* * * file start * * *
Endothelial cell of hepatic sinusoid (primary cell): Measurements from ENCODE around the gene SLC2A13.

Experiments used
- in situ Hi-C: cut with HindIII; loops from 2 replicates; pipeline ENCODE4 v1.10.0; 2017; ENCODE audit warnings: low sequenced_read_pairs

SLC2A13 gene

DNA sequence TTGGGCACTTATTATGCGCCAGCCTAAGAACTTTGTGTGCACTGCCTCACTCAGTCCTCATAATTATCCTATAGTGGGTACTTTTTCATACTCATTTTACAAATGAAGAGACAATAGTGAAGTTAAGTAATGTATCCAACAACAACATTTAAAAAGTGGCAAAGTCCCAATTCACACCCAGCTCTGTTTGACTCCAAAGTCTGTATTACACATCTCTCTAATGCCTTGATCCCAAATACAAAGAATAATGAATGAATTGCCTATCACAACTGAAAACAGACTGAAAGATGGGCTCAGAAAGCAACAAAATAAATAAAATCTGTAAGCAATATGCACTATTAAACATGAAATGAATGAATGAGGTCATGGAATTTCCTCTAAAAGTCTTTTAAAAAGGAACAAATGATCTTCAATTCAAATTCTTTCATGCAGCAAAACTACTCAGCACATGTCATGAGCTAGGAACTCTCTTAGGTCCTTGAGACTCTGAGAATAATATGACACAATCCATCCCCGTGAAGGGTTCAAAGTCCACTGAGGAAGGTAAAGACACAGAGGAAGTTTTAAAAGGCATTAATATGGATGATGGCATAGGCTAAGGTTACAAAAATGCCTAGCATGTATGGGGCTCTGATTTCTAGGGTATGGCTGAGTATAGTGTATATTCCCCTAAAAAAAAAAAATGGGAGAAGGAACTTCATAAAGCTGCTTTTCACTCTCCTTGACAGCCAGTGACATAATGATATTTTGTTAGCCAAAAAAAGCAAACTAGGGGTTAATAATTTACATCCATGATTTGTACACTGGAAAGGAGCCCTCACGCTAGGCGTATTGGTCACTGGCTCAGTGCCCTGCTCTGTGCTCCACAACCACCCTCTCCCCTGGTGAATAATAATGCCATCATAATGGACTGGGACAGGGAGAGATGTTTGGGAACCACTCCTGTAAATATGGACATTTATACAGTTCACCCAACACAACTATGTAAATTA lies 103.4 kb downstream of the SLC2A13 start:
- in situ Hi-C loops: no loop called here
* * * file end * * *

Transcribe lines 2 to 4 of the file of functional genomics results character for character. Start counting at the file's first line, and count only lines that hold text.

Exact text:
Experiments used
- in situ Hi-C: cut with HindIII; loops from 2 replicates; pipeline ENCODE4 v1.10.0; 2017; ENCODE audit warnings: low sequenced_read_pairs

SLC2A13 gene